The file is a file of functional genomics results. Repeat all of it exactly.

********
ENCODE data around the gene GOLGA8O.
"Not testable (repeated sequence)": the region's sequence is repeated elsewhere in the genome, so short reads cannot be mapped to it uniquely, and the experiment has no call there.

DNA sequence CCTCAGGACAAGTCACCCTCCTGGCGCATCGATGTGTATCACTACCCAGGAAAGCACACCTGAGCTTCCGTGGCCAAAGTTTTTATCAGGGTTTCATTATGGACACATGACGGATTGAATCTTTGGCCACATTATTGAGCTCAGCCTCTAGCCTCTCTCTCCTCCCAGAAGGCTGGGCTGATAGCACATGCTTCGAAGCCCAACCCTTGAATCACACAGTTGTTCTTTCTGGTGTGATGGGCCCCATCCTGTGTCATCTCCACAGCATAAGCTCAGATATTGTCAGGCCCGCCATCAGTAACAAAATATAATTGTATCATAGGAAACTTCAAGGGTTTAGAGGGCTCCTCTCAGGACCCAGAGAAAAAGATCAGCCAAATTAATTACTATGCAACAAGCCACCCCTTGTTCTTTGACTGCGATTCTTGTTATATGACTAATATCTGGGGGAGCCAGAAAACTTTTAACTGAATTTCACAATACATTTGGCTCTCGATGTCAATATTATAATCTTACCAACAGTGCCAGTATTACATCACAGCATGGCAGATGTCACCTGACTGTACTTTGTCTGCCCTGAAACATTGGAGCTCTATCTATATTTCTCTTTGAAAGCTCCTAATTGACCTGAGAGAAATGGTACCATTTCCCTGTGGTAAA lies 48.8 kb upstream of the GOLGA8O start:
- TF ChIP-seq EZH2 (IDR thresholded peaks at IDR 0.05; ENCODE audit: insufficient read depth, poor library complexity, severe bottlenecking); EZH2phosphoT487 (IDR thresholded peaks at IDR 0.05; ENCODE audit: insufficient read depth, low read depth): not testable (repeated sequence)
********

ENCODE data around the gene GOLGA8O.
"Not testable (repeated sequence)": the region's sequence is repeated elsewhere in the genome, so short reads cannot be mapped to it uniquely, and the experiment has no call there.

DNA sequence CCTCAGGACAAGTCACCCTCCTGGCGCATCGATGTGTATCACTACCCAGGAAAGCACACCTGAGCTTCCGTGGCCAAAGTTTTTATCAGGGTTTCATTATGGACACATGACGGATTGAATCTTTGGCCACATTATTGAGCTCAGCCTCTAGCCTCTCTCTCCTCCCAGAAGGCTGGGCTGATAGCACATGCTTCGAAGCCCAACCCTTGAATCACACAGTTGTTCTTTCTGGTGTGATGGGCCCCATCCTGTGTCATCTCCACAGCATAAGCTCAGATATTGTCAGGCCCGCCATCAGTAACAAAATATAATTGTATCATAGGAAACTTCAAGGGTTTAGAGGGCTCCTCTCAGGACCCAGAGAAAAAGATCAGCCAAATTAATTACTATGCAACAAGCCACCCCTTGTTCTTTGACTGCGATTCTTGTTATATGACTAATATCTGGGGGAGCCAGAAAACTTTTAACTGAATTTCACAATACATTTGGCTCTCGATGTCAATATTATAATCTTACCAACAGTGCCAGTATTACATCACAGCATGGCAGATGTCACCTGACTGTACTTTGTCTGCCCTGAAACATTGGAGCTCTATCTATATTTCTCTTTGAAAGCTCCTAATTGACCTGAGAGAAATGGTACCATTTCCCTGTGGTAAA lies 48.8 kb upstream of the GOLGA8O start:
- TF ChIP-seq EZH2 (IDR thresholded peaks at IDR 0.05; ENCODE audit: insufficient read depth, poor library complexity, severe bottlenecking); EZH2phosphoT487 (IDR thresholded peaks at IDR 0.05; ENCODE audit: insufficient read depth, low read depth): not testable (repeated sequence)